I never paid much attention to Charles Barkley. A few years ago when he announced that he was no “role model,” I was ambivalent. Let him be or not be anything he wants, but thanks for the warning.
A couple events over the last few days, however, changed my attitude. Barkley, you big arrogant galoot, it is your obligation to set a good example for kids. Live up to your responsibility!
Here’s what happened.
The Browns brought in peewee football teams to run plays at halftime of their two home pre-season games, a nice thought which might have backfired. The 10-year-olds looked better than the Browns. This past Saturday night, the fans cheered for the first time when one of the kids ran in for a touchdown. This, however, is not the point.
When one of the kids scored a touchdown he spiked the ball, instead of tossing it to the official. The week before, a kid flipped the ball away and pointed toward the stands.
They’re emulating what they see on television, for pete’s sake. The kids copy their heroes. When the pros act pompous and arrogant and self-promoting, the kids think that’s the accepted way.
Well, it isn’t. Players pulling down millions of dollars a year for playing sports, should not abdicate their duty as Charles Barkley did. Pro athletes are role models and it’s time they acknowledged that.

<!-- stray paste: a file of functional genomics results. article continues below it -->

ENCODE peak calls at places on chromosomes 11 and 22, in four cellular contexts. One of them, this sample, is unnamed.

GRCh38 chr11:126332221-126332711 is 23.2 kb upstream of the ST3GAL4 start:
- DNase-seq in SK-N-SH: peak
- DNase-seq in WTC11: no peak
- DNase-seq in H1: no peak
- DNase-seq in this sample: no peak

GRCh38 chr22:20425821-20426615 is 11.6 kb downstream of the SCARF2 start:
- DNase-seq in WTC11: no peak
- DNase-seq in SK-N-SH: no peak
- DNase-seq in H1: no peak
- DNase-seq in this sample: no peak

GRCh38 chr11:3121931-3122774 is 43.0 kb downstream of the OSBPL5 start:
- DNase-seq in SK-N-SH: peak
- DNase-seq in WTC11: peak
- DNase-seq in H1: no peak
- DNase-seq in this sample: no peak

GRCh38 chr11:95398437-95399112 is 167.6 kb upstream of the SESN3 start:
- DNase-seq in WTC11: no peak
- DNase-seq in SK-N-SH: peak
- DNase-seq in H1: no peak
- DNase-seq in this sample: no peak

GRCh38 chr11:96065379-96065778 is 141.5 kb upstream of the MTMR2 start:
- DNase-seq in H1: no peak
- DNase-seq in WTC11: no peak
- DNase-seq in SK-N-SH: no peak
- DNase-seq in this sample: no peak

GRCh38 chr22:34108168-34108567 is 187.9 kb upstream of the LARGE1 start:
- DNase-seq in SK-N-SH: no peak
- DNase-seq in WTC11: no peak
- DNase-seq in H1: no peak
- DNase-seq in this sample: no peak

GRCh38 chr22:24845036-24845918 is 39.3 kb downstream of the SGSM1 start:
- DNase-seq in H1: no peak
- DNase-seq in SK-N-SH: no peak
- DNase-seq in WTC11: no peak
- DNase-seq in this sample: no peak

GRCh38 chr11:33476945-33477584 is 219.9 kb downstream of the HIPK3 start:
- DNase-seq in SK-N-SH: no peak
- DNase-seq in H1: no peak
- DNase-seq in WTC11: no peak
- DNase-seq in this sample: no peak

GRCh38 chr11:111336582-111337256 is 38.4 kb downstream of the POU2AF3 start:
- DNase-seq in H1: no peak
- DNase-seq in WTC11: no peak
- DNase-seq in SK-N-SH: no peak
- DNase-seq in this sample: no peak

And then Tuesday, Browns wide receiver Steve Sanders invited a dozen or so football players from his alma mater, East High, to Browns camp on the final day of two-a-days, where he surprised them by giving them brand new Reebok football cleats.
To kids from that neighborhood, it was like giving them each a brand new Cadillac.
Sanders recalled that Browns’ cornerback Cory Fuller did the same thing back in 1999. He lugged a big box of shoes over to East 79th and Superior and passed them out to the 21 kids on the East High football team.
“They were orange shoes, the Browns’ colors. The East High colors are blue and gold,” said Sanders. “But we wore them proudly. I’ll never forget it.”
Sanders wore those shoes for two years, and the second year, his senior year, the East High Blue Bombers, 21 players strong, qualified for the state playoffs in Division II and narrowly lost a gallant game at Avon Lake.
“He was our wide receiver, cornerback, quarterback; he was everything for our team,” said East coach Marzell Pink, who was an assistant coach on that staff.
Sanders also was grateful.
If one of these East High players ever hits the jackpot, maybe he can emulate Sanders’ gratitude. Wouldn’t it be nice to initiate a cycle of gratitude and break the cycle of indifference?
Dan Coughlin is a sports columnist for The Chronicle
and a sportscaster for TV-8. Contact him at 329-7135